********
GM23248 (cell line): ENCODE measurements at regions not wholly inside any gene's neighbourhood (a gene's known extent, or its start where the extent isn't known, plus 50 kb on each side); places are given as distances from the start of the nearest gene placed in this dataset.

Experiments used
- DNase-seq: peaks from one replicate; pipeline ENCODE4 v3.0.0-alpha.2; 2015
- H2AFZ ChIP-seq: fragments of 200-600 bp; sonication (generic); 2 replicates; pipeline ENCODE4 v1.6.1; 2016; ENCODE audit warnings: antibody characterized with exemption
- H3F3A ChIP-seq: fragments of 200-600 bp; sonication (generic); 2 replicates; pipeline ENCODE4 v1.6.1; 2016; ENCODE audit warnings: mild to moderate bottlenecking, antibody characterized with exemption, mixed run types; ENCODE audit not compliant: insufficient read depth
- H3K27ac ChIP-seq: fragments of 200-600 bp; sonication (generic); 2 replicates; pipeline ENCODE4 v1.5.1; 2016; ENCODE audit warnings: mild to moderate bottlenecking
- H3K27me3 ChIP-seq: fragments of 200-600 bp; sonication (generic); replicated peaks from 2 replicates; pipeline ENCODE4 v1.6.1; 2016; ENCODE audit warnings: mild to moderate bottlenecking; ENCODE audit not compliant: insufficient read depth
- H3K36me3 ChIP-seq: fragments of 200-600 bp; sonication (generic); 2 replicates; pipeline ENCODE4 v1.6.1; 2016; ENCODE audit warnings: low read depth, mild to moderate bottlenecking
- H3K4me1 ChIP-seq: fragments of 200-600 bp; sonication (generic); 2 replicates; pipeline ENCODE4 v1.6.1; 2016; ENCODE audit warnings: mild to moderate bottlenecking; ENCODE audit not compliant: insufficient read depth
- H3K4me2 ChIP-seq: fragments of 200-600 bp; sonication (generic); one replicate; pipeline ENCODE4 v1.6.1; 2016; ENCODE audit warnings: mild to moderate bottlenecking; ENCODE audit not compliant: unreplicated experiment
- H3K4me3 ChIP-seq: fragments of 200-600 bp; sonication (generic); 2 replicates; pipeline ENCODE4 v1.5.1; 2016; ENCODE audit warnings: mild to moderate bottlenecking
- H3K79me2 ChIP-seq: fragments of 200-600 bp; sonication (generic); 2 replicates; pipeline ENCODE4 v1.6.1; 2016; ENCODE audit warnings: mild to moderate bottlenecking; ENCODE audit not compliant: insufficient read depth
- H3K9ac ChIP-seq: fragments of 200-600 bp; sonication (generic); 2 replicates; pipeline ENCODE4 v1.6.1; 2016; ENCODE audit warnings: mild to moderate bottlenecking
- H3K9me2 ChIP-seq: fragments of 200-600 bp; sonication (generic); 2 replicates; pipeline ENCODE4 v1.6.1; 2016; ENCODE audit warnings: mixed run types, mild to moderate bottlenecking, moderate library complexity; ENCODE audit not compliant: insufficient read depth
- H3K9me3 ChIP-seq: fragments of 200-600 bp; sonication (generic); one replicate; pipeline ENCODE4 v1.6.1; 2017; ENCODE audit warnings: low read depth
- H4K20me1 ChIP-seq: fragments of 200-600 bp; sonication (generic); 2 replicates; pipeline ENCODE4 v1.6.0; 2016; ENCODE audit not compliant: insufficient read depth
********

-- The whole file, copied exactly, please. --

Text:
GM23248 (cell line): ENCODE measurements at regions not wholly inside any gene's neighbourhood (a gene's known extent, or its start where the extent isn't known, plus 50 kb on each side); places are given as distances from the start of the nearest gene placed in this dataset.

Experiments used
- DNase-seq: peaks from one replicate; pipeline ENCODE4 v3.0.0-alpha.2; 2015
- H2AFZ ChIP-seq: fragments of 200-600 bp; sonication (generic); 2 replicates; pipeline ENCODE4 v1.6.1; 2016; ENCODE audit warnings: antibody characterized with exemption
- H3F3A ChIP-seq: fragments of 200-600 bp; sonication (generic); 2 replicates; pipeline ENCODE4 v1.6.1; 2016; ENCODE audit warnings: mild to moderate bottlenecking, antibody characterized with exemption, mixed run types; ENCODE audit not compliant: insufficient read depth
- H3K27ac ChIP-seq: fragments of 200-600 bp; sonication (generic); 2 replicates; pipeline ENCODE4 v1.5.1; 2016; ENCODE audit warnings: mild to moderate bottlenecking
- H3K27me3 ChIP-seq: fragments of 200-600 bp; sonication (generic); replicated peaks from 2 replicates; pipeline ENCODE4 v1.6.1; 2016; ENCODE audit warnings: mild to moderate bottlenecking; ENCODE audit not compliant: insufficient read depth
- H3K36me3 ChIP-seq: fragments of 200-600 bp; sonication (generic); 2 replicates; pipeline ENCODE4 v1.6.1; 2016; ENCODE audit warnings: low read depth, mild to moderate bottlenecking
- H3K4me1 ChIP-seq: fragments of 200-600 bp; sonication (generic); 2 replicates; pipeline ENCODE4 v1.6.1; 2016; ENCODE audit warnings: mild to moderate bottlenecking; ENCODE audit not compliant: insufficient read depth
- H3K4me2 ChIP-seq: fragments of 200-600 bp; sonication (generic); one replicate; pipeline ENCODE4 v1.6.1; 2016; ENCODE audit warnings: mild to moderate bottlenecking; ENCODE audit not compliant: unreplicated experiment
- H3K4me3 ChIP-seq: fragments of 200-600 bp; sonication (generic); 2 replicates; pipeline ENCODE4 v1.5.1; 2016; ENCODE audit warnings: mild to moderate bottlenecking
- H3K79me2 ChIP-seq: fragments of 200-600 bp; sonication (generic); 2 replicates; pipeline ENCODE4 v1.6.1; 2016; ENCODE audit warnings: mild to moderate bottlenecking; ENCODE audit not compliant: insufficient read depth
- H3K9ac ChIP-seq: fragments of 200-600 bp; sonication (generic); 2 replicates; pipeline ENCODE4 v1.6.1; 2016; ENCODE audit warnings: mild to moderate bottlenecking
- H3K9me2 ChIP-seq: fragments of 200-600 bp; sonication (generic); 2 replicates; pipeline ENCODE4 v1.6.1; 2016; ENCODE audit warnings: mixed run types, mild to moderate bottlenecking, moderate library complexity; ENCODE audit not compliant: insufficient read depth
- H3K9me3 ChIP-seq: fragments of 200-600 bp; sonication (generic); one replicate; pipeline ENCODE4 v1.6.1; 2017; ENCODE audit warnings: low read depth
- H4K20me1 ChIP-seq: fragments of 200-600 bp; sonication (generic); 2 replicates; pipeline ENCODE4 v1.6.0; 2016; ENCODE audit not compliant: insufficient read depth